Below are 4 variables that also effect the way a color match will turn out.
Color Gloss is the level of reflection a color gives off at a 60 degree angle. The level of gloss is measured in % with a gloss meter with 100% being the shiniest and 0% being the dullest. Here are some common terms used when deciding gloss level:
High Gloss 85+%
Full Gloss or Glossy 75-85%
Semi Gloss 50-75%
Matte or Eggshell 20-30%
Metallic colors are one of the hardest colors to match. This is mainly because the metallic flakes will cause the actual color to appear light or darker depending on the angle the metallic flakes lay, what angle you look at the finish, and how the light is reflecting off the finish. This is why touch up paint manufactured for a powder coated metallic finish will not match at certain angles but it is the best possible match without having to redo the entire piece.
The surface that you are painting on can have an impact on the outcome of a color match. This can be broken down into 2 different categories.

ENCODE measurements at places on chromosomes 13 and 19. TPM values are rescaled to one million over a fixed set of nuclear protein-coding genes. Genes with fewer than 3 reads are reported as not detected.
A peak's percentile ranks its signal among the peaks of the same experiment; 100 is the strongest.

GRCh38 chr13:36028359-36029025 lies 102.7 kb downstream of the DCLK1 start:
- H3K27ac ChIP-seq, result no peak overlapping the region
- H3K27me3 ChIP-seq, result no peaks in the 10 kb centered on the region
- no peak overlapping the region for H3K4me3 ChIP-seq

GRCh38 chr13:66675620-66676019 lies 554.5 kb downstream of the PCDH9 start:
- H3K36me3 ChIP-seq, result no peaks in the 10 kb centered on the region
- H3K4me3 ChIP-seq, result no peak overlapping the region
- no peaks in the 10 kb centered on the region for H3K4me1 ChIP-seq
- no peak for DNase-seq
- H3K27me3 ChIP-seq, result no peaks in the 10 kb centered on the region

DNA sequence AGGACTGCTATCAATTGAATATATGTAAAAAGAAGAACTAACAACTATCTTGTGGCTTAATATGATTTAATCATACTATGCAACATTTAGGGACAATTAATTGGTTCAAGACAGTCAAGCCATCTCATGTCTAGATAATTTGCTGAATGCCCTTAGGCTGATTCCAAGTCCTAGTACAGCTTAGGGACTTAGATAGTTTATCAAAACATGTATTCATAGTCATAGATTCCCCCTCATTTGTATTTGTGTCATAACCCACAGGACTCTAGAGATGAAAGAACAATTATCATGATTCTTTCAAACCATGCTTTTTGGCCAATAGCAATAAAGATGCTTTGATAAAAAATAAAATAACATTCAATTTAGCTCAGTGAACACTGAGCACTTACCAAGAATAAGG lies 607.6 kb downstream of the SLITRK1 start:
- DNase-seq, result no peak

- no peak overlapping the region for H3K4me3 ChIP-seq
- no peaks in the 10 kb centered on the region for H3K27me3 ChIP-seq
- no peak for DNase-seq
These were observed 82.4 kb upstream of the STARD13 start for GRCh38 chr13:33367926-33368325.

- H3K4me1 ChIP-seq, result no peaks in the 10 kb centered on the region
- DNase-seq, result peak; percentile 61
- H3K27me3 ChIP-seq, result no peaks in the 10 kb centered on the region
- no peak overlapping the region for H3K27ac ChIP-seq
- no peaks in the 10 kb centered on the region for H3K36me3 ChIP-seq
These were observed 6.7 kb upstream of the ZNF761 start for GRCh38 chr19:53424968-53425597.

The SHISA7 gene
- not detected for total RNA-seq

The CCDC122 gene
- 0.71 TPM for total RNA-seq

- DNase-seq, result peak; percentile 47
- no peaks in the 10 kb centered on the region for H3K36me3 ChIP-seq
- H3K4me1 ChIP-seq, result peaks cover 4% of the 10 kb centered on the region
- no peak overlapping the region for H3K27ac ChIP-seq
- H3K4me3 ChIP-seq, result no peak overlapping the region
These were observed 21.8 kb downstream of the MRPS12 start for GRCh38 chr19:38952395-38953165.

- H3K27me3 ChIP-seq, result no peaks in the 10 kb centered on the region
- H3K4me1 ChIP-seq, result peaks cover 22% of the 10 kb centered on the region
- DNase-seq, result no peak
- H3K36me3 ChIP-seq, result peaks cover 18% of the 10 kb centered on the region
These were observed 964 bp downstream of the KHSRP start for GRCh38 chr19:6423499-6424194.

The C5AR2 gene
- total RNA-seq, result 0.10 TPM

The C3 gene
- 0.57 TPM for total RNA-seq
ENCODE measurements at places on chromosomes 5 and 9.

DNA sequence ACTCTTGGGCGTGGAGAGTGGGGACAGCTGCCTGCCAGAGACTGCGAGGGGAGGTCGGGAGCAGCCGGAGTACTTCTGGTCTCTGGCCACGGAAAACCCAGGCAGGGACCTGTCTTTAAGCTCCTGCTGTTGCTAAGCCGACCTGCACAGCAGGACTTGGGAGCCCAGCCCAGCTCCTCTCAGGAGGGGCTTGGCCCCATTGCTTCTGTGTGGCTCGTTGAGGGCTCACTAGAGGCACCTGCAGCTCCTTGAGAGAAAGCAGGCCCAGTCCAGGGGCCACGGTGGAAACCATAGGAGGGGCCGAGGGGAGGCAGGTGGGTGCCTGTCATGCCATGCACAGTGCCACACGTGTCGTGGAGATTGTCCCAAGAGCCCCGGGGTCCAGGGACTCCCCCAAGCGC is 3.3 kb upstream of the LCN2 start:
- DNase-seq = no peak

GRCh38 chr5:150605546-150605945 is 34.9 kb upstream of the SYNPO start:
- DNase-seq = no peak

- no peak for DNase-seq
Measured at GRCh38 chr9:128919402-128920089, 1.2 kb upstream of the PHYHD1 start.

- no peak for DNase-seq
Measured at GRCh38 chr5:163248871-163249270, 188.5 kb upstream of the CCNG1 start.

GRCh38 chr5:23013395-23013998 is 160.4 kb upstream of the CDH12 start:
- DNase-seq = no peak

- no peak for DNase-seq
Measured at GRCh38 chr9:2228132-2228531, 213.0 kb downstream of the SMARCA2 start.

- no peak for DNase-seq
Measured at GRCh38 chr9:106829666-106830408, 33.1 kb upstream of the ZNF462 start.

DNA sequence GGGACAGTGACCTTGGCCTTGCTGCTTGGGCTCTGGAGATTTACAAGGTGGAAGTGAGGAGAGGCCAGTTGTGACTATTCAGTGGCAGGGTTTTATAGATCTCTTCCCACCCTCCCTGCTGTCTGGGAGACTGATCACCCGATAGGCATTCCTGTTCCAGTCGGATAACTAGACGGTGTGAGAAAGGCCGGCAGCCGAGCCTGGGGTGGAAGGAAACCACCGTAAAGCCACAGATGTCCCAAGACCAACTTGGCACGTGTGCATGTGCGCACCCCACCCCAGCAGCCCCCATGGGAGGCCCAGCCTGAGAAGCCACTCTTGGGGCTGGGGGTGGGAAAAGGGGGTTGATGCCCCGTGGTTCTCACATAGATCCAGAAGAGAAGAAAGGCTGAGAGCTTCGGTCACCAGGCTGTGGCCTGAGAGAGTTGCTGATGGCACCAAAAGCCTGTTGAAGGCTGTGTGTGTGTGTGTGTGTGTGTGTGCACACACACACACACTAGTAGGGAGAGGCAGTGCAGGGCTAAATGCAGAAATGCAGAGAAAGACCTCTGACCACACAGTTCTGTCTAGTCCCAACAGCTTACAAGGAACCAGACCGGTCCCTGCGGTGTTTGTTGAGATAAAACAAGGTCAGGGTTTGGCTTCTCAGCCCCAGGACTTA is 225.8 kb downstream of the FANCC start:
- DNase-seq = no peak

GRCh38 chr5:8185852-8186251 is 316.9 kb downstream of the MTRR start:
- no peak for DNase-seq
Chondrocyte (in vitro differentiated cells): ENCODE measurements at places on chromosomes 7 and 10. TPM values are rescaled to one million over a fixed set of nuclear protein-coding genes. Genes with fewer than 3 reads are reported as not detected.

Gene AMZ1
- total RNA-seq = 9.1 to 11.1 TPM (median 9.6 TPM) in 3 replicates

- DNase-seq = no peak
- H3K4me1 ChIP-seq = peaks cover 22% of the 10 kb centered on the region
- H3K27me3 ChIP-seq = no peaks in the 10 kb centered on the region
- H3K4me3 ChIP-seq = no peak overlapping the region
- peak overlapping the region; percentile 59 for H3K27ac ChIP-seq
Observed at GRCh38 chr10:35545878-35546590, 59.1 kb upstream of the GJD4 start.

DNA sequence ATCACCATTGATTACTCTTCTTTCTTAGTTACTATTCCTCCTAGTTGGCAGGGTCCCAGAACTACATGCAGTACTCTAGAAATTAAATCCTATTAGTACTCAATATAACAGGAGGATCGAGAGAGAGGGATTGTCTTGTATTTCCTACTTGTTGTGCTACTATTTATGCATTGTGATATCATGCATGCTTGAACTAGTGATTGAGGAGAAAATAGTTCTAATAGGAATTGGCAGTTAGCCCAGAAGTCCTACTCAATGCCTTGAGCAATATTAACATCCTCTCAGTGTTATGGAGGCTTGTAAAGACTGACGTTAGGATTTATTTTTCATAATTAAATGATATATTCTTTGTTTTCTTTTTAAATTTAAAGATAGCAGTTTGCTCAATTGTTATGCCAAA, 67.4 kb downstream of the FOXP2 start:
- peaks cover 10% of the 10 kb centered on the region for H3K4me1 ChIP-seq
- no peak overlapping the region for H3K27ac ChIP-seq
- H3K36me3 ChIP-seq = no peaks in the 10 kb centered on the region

The color of the surface that you are painting on will have an impact on the color. This is commonly known as the bleed threw effect. If the surface you are painting on is darker than the paint you are applying, this will cause the paint to appear darker than it actually is. This would be opposite if you were to paint on a lighter surface.
Textured finishes can cause a color to appear duller and darker compared to having a traditional smooth glossy finish. This is cause by light refracting off the textured surface giving a shadow like effect. Touch up paint can not simulate this effect in a aerosol can without having a 2 part system. This makes Surface Texture the 2nd hardest factor when color matching paint.
Film Thickness is the amount of paint that separates the surface substrate to the outside finish layer of paint. This layer is measured by a gauge using Mil thickness. It is recommended to have a good Mil thickness to help separate the earths natural elements water and oxygen from reaching the unprotected metal. Film Thickness can also be tied back to surface color and gloss level. In order to completely remove bleed threw, you need a good 1-2mil film thickness to combat this effect. When using a paint that has a gloss level under <85%, multiple coats can increase the gloss level by upwards of 10%+.